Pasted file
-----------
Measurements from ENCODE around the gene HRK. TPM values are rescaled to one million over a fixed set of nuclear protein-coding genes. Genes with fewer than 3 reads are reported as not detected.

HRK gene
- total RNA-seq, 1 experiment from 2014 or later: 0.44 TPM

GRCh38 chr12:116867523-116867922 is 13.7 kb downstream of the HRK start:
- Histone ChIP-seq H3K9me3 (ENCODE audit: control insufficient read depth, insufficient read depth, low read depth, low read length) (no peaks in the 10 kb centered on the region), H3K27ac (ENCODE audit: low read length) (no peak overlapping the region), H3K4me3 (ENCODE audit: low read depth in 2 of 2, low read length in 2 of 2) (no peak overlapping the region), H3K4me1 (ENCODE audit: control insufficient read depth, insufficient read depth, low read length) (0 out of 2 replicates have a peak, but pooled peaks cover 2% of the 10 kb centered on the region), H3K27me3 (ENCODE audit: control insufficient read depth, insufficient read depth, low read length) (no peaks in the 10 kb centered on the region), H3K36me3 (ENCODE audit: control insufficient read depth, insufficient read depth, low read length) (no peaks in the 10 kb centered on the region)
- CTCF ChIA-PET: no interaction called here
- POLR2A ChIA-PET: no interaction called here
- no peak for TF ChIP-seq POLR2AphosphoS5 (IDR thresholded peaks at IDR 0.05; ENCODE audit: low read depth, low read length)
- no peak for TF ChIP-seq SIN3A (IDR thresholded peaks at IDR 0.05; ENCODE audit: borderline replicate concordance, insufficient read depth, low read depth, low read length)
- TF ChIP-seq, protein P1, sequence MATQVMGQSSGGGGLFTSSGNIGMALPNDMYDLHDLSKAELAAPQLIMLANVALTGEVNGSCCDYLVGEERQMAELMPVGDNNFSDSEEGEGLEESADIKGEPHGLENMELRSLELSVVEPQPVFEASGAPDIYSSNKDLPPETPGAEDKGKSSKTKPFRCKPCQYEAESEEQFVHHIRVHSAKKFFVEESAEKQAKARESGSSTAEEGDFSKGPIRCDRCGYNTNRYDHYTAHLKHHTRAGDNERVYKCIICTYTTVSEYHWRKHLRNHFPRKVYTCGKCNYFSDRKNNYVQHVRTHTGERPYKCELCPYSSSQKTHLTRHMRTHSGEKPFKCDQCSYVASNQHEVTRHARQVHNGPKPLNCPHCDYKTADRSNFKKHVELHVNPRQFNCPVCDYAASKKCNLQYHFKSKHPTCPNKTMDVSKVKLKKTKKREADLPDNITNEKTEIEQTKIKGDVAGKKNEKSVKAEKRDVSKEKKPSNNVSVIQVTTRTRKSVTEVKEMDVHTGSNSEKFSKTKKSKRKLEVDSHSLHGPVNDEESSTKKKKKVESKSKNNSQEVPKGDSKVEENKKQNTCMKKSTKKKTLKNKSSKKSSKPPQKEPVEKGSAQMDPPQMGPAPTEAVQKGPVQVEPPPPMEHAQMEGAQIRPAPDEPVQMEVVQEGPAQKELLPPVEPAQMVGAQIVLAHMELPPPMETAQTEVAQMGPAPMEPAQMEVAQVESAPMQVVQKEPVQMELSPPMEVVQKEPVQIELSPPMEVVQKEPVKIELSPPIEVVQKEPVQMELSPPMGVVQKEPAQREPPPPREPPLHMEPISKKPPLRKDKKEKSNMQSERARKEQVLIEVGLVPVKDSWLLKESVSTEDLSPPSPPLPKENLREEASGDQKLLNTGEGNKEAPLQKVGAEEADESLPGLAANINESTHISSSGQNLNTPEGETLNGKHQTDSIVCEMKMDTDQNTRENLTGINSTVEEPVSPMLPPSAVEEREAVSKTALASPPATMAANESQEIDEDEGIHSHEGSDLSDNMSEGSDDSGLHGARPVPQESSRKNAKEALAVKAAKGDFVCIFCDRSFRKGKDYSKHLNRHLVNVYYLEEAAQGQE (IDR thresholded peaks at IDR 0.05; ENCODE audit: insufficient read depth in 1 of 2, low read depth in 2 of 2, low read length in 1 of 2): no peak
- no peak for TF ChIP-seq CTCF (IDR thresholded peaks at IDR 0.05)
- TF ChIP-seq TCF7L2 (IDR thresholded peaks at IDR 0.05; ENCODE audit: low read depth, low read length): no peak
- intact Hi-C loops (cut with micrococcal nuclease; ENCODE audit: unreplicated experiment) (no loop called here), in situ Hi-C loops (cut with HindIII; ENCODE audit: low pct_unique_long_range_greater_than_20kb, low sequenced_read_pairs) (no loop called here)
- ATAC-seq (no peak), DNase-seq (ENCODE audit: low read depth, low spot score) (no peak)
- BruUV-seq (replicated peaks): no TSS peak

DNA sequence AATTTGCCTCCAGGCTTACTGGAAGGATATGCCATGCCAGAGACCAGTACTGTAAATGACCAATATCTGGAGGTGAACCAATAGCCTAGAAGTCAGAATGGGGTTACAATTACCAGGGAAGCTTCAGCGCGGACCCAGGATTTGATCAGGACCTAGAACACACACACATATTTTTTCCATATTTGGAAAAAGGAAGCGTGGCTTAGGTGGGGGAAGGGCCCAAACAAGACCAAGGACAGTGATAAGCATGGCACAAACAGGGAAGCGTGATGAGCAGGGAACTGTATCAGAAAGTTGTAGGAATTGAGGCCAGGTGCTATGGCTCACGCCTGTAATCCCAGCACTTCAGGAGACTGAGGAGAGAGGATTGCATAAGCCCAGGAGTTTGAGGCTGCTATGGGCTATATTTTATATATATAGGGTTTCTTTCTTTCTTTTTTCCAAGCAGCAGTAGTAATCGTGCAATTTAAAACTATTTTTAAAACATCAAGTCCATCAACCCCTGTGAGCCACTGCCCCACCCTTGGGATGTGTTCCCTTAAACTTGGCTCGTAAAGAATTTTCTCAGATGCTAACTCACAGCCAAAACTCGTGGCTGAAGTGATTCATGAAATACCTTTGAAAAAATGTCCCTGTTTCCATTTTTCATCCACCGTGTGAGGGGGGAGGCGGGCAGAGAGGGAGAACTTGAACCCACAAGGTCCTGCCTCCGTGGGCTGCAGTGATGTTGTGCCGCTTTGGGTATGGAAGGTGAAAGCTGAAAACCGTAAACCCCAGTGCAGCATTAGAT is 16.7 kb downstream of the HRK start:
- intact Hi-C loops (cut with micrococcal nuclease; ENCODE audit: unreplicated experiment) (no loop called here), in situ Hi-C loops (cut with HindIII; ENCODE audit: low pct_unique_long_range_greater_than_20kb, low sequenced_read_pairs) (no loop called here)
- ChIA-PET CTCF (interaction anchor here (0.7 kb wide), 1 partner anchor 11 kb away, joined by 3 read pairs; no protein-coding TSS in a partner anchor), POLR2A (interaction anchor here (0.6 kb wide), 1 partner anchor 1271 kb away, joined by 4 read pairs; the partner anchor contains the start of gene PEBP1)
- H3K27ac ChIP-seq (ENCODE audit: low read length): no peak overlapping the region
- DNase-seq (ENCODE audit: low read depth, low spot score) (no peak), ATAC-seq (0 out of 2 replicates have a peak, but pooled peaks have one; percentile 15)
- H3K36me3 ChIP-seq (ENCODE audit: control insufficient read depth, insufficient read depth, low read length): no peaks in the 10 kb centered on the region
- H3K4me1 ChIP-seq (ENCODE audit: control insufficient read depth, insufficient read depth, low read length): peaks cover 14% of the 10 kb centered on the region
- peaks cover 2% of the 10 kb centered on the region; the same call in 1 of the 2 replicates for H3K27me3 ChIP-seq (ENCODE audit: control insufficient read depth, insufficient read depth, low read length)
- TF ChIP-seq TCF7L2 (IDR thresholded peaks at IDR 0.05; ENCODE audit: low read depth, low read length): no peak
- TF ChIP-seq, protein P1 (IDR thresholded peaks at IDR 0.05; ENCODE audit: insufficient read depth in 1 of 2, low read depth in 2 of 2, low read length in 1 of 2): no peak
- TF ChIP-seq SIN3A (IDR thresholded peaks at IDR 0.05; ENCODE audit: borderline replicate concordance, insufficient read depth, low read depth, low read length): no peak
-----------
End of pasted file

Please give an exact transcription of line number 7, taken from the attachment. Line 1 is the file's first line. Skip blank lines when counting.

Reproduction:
- POLR2A ChIA-PET: no interaction called here